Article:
munstermap

The secrets of old maps

A.L.Tait

March 5, 2016

When you think about maps, what do you think of? The street directory, full of boxy squares and faded colours? Google maps, with its ‘you are here’ green arrow?

These are the maps that we use today. Detailed. Precise. Useful.

But they are not the maps that inspired The Mapmaker Chronicles.

Those maps, the antique maps I saw in my head as I wrote about the race to the end of the world, are glorious illustrations full of wild adventure. The earliest maps are short on detail and long on imagination. They show us what our ancestors knew about the world – but, even more so, what they did not.

Vast swathes of empty space are filled with mermaids and sea monsters. Cherubs blow angry winds from the corners. It’s as though the explorers came back with a few squiggles on a page and said ‘well, this is what we’ve got – sort the rest out will you’? and a clever illustrator let his imagination loose.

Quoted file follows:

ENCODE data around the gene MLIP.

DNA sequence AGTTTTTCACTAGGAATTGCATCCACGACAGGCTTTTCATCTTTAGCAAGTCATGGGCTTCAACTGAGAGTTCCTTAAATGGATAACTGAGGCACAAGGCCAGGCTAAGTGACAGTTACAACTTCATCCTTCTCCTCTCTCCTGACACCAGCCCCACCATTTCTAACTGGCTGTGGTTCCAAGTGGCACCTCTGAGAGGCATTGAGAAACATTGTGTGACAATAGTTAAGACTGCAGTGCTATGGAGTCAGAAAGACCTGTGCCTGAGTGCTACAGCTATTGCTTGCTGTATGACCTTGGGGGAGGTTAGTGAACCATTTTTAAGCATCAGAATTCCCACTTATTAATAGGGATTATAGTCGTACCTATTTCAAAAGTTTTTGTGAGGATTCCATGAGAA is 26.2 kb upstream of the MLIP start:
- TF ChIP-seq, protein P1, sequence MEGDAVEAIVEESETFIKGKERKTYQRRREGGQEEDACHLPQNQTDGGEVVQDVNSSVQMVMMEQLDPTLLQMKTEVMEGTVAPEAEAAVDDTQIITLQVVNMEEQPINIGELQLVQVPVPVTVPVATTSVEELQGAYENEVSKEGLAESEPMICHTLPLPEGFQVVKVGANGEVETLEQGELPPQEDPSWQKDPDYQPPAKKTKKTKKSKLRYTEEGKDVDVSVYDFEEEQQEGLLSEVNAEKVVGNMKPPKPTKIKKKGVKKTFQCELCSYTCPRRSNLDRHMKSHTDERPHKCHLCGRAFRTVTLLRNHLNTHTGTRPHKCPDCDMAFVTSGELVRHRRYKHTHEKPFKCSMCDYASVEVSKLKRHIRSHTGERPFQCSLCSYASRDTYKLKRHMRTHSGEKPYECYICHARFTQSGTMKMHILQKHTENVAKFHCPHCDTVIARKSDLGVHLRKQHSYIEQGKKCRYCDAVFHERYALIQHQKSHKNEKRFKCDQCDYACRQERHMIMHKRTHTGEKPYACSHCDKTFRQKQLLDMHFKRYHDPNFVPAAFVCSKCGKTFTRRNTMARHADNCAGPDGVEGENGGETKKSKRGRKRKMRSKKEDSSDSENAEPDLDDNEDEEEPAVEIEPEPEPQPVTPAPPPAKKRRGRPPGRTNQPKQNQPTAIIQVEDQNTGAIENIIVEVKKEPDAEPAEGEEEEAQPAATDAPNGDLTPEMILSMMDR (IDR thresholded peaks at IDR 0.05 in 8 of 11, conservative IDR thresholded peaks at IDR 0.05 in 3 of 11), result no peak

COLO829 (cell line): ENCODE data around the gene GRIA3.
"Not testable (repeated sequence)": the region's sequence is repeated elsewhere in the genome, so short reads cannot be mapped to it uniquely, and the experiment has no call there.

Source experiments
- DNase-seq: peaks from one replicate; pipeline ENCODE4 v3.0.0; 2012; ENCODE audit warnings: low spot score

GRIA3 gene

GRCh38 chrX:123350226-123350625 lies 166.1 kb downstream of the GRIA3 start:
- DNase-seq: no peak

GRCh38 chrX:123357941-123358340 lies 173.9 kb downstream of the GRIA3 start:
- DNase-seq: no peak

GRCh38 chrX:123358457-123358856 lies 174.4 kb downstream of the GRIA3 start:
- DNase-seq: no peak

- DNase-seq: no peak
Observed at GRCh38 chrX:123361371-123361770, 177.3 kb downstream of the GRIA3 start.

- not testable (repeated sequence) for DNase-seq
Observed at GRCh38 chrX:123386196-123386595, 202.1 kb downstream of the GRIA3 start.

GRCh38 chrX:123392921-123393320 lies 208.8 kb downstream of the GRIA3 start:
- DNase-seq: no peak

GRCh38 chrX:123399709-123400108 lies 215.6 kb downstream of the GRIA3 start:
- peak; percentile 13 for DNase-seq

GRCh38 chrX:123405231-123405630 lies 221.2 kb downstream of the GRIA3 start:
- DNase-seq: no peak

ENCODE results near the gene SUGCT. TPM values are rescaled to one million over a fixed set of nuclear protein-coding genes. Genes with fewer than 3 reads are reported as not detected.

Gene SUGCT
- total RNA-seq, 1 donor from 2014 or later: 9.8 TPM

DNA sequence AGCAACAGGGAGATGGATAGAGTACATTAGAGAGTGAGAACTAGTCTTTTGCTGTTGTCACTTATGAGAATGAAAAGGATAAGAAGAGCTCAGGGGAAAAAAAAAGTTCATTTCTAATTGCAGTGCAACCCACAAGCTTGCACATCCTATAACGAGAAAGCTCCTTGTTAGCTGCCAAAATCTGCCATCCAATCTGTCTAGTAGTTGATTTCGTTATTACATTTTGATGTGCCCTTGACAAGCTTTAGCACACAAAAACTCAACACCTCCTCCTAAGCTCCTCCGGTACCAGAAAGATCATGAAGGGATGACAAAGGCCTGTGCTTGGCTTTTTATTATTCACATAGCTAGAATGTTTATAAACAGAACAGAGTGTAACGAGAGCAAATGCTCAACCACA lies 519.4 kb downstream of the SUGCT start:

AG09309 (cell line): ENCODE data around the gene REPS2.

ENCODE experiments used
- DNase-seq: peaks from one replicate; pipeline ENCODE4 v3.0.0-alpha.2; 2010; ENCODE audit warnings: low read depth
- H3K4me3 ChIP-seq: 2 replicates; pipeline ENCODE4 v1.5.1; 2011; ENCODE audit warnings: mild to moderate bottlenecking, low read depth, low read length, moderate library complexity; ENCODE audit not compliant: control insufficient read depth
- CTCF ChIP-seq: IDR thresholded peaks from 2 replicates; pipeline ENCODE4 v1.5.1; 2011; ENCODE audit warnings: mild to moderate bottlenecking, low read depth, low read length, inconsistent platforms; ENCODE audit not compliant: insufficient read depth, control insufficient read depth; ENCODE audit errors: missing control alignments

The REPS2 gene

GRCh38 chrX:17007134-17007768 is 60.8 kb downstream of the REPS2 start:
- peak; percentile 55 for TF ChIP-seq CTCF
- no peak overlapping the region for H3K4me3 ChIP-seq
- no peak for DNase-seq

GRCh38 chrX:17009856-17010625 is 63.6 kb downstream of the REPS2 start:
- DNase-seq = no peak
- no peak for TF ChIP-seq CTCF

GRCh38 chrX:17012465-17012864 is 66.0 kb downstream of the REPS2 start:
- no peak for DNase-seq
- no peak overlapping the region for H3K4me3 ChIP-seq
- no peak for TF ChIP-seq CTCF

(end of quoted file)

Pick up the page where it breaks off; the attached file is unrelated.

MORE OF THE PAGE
If you stare at them long enough, you get some idea of how enormous the world must have been to those early sailors. Now, we talk about how ‘small’ the world has become. We can visit any country, at any time, via the internet. Images of Paris, London, New York and Dubai fill our heads to such a degree that when we visit them for the first time, we almost feel as though we’ve already been there.

But, imagine seeing a whale for the first time. A python. An elephant.

Imagine how endless an ocean might feel when you didn’t know if you would ever run into land again. Or worse, that, one day, that ocean might simply cascade off the edge of the world, down into an abyss from which you would never return.

Now imagine how much courage it took to get in a ship and set sail to map the world…

© A.L.Tait, 2015

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A.L. Tait is the author of The Mapmaker Chronicles, the epic adventure trilogy about a race to map the world…and a boy who really doesn’t want to go. Because, as A.L. says, ‘When you think long and hard about it, who would?’

You can find more information about the ‘art and science’ of making maps here.